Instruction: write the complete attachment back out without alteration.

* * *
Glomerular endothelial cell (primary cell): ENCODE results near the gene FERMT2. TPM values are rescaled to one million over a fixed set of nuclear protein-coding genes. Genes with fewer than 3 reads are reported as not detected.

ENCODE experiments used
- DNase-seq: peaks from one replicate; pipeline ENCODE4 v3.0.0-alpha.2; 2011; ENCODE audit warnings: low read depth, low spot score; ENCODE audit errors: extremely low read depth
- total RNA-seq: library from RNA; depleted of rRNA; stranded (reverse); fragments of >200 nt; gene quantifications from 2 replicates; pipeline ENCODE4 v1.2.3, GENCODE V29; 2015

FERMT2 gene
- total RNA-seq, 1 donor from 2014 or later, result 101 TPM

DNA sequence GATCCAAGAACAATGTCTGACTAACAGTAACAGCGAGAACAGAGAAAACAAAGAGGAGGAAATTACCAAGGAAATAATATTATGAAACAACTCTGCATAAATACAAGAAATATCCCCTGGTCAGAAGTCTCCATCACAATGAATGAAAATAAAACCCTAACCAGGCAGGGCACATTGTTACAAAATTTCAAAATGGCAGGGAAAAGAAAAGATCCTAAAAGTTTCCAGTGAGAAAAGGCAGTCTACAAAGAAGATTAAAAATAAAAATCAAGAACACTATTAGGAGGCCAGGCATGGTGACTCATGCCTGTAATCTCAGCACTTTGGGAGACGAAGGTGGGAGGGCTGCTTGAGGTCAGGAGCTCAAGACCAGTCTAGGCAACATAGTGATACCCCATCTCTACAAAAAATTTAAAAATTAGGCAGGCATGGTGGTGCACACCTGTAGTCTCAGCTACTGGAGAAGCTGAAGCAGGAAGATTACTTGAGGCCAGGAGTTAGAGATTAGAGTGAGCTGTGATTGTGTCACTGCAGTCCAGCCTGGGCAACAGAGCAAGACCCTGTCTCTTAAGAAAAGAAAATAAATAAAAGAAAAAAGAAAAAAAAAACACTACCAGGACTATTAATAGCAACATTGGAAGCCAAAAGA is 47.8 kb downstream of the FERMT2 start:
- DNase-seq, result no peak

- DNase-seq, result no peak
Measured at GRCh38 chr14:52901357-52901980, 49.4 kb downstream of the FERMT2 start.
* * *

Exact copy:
Glomerular endothelial cell (primary cell): ENCODE results near the gene FERMT2. TPM values are rescaled to one million over a fixed set of nuclear protein-coding genes. Genes with fewer than 3 reads are reported as not detected.

ENCODE experiments used
- DNase-seq: peaks from one replicate; pipeline ENCODE4 v3.0.0-alpha.2; 2011; ENCODE audit warnings: low read depth, low spot score; ENCODE audit errors: extremely low read depth
- total RNA-seq: library from RNA; depleted of rRNA; stranded (reverse); fragments of >200 nt; gene quantifications from 2 replicates; pipeline ENCODE4 v1.2.3, GENCODE V29; 2015

FERMT2 gene
- total RNA-seq, 1 donor from 2014 or later, result 101 TPM

DNA sequence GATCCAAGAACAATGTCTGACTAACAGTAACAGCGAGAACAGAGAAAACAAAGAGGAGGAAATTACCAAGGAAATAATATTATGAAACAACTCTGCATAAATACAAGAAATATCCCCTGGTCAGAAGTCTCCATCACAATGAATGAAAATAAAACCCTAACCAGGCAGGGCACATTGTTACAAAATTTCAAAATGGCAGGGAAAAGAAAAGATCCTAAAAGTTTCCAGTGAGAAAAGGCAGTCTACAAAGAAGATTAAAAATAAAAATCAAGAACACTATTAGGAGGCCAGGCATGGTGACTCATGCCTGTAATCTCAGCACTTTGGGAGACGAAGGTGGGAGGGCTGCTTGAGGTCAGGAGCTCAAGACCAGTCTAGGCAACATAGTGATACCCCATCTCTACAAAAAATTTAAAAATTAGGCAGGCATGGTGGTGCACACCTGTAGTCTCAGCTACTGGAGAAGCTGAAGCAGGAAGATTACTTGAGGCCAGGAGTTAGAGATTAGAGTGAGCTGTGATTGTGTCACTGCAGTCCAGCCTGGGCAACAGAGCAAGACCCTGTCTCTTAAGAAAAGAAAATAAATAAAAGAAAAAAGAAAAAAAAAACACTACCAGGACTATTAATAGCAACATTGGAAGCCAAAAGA is 47.8 kb downstream of the FERMT2 start:
- DNase-seq, result no peak

- DNase-seq, result no peak
Measured at GRCh38 chr14:52901357-52901980, 49.4 kb downstream of the FERMT2 start.